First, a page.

Mali's Female Basketball Players Rebound After Islamist Occupation

Islamist extremists ruled northern Mali for most of 2012, imposing strict Sharia law, and now some 18 months later, the region is slowly getting back on its feet More

Video Vietnamese Staging Chinese Product Boycott After Oil Rig Spat

Many Chinese-made products go unsold, for now, with numerous Vietnamese consumers still angry over recent dispute More

Koreas Mark 61st Anniversary of War Armistice

Muted observances on both sides of heavily-armed Demilitarized Zone that separates two decades-long enemies More

This forum has been closed.
Comments
     
There are no comments in this forum. Be first and add one

Featured Videos

Your JavaScript is turned off or you have an old version of Adobe's Flash Player. Get the latest Flash player.
Students in Business for Themselvesi
X
Mike O'Sullivan
July 26, 2014 11:04 AM
They're only high school students, but they are making accessories for shoes, fabricating backpacks and doing product photography - all through their own businesses. It's the result of a partnership between a non-profit organization that teaches entrepreneurship and their schools. VOA's Mike O'Sullivan and Deyane Moses met the budding entrepreneurs near Los Angeles.
Video

Video Students in Business for Themselves

They're only high school students, but they are making accessories for shoes, fabricating backpacks and doing product photography - all through their own businesses. It's the result of a partnership between a non-profit organization that teaches entrepreneurship and their schools. VOA's Mike O'Sullivan and Deyane Moses met the budding entrepreneurs near Los Angeles.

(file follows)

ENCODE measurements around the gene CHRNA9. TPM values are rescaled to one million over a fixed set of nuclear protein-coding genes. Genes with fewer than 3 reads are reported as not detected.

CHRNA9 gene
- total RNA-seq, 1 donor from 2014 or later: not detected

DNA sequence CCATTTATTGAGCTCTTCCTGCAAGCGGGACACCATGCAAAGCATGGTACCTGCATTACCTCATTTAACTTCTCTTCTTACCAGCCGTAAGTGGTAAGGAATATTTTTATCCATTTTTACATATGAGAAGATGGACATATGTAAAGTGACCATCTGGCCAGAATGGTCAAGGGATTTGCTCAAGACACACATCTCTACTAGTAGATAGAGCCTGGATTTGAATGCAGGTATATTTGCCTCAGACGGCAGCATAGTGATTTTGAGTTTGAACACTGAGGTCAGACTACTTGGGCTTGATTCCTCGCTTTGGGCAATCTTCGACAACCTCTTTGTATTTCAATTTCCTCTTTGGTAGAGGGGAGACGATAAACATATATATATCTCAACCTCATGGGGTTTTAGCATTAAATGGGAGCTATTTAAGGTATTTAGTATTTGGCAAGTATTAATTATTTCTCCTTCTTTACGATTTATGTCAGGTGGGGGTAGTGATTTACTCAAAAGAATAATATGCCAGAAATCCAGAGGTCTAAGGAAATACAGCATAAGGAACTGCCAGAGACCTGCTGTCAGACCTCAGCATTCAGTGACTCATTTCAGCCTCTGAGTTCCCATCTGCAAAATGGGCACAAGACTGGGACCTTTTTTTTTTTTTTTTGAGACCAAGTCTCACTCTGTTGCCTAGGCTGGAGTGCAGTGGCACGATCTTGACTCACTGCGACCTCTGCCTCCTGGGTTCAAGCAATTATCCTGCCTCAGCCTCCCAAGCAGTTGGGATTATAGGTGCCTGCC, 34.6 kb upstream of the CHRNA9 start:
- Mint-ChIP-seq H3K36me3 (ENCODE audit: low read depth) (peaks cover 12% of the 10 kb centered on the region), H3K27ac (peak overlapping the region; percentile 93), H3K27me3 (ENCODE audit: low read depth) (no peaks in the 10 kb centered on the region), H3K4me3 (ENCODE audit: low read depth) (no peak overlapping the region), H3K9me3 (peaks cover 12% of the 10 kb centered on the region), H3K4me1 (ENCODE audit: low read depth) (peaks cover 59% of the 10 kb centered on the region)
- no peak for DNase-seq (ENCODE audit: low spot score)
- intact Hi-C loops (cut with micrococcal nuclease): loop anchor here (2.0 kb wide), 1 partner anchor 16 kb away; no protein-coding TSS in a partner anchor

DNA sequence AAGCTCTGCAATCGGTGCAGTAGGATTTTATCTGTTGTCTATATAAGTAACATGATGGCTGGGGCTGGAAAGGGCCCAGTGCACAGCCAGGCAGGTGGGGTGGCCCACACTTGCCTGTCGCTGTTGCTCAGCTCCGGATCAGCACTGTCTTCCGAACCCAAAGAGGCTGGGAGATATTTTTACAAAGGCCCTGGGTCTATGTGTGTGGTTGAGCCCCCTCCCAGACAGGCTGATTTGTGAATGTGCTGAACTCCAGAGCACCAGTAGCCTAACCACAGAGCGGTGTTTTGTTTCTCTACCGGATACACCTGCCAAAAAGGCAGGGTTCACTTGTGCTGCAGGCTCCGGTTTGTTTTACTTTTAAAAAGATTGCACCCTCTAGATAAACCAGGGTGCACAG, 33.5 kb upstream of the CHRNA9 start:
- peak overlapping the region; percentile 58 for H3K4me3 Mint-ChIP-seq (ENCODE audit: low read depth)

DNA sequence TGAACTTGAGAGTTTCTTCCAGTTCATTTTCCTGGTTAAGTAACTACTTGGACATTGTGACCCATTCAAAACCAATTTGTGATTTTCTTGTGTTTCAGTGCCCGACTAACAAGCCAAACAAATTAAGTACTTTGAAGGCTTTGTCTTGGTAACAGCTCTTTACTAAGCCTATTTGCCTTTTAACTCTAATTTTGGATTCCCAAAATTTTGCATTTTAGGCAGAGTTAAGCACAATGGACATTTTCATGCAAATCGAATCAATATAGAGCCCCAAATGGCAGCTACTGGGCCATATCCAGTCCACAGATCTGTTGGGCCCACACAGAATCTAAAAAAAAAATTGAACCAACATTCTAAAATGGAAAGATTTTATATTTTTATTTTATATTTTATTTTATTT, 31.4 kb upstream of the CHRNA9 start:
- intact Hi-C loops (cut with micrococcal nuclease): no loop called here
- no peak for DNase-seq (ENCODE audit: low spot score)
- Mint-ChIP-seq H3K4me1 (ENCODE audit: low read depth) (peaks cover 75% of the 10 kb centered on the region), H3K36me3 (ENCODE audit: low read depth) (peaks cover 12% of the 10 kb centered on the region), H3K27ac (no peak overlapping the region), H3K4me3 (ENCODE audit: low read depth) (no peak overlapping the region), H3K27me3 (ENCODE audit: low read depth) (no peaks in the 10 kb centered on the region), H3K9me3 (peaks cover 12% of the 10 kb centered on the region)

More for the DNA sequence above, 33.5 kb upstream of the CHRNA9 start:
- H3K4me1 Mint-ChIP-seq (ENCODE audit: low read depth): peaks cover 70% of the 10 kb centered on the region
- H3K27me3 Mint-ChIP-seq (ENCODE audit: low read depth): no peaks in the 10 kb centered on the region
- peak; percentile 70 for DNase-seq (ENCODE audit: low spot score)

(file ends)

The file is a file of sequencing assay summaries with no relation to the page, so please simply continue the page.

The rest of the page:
Video

Video Astronauts Train in Underwater Lab

In the world’s only underwater laboratory, four U.S. astronauts train for a planned visit to an asteroid. The lab - called Aquarius- is located five kilometers off Key Largo, in southern Florida. Living in close quarters and making excursions only into the surrounding ocean, they try to simulate the daily routine of a crew that will someday travel to collect samples of a rock orbiting far away from earth. VOA’s George Putic has more.
Video

Video Not Even Monks Spared From Thailand’s Junta-Backed Morality Push

With Thailand’s military government firmly in control after May’s bloodless coup, authorities are carrying out plans they say are aimed at restoring discipline, morality and patriotism to all Thais. The measures include a crackdown on illegal gambling, education reforms to promote students’ moral development, and a new 24-hour phone hotline for citizens to report misbehaving monks. Steve Sandford reports from Bangkok.